From our anonymous insider…
“Lactation: Use it, or lose it” is our theme for two days. A family physician brought in one of her patients, a 30-year-old mother of two. When four-month-old “Nora” got hungry, she whipped her breasts out in front of the whole class. The physician explained that the breasts are made of 4-18 glandular ducts with suspensory connective tissue and fat. The baby needs to be rotated using different positions (e.g., the football hold) to ensure each duct is used.
Two hormones are important for lactation. Prolactin, secreted by the anterior pituitary gland, signals the glandular ducts to produce milk. If the ducts begin to build up in pressure, prolactin secretion will be inhibited. Once this cascade has begun, it is almost impossible to reverse the spiral, which is why breastfeeding in the first days after delivery is critical. Although prolactin produces milk, oxytocin (the love hormone) causes the release of milk. When a baby is on the nipple, the ducts contract, producing a let down. Other signals, such as a baby crying,can cause oxytocin release. We were fortunate enough to see a let down: Milk shot out of the nipple for several inches and sprayed all over the baby’s face and clothes. Nora was loving it.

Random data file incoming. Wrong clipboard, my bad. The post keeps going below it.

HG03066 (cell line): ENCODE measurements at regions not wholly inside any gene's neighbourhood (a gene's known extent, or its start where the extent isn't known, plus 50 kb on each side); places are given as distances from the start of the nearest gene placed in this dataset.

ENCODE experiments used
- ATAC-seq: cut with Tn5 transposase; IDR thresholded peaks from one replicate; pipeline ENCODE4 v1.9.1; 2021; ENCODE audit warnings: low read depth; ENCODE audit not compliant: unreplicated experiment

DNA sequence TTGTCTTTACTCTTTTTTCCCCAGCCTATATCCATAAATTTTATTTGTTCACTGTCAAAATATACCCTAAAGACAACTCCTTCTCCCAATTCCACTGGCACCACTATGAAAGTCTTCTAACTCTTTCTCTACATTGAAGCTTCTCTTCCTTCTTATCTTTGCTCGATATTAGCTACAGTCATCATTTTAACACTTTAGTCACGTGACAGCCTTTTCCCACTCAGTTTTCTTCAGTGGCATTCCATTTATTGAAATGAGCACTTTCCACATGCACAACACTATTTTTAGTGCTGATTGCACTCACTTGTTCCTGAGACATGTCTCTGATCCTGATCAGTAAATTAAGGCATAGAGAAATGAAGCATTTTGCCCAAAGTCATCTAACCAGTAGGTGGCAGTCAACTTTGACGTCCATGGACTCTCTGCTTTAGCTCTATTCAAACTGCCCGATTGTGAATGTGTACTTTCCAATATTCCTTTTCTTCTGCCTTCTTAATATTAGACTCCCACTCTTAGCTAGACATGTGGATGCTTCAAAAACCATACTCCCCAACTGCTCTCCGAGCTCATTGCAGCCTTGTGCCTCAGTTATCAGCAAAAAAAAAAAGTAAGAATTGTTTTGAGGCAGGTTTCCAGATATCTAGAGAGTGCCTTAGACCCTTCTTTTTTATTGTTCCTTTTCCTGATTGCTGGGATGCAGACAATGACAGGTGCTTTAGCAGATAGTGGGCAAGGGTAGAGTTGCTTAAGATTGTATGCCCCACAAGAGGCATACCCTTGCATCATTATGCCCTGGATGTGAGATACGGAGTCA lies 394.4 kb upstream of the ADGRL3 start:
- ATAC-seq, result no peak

“Breastfeeding should last for at least six months and up to one year plus/minus two months.” The physician continued, “A child will let you know when he or she is ready to wean. The child will start grabbing solid foods and teething on the nipple.” Current conventional wisdom, confirmed by the most heavily cited studies, is that breastfeeding for at least six months (1) builds mother-child bonds with oxytocin release, (2) decreases the child’s risk of obesity, increases IQ, improves immune system function and improves social skills, and (3) decreases the mother’s risk of breast and ovarian cancer.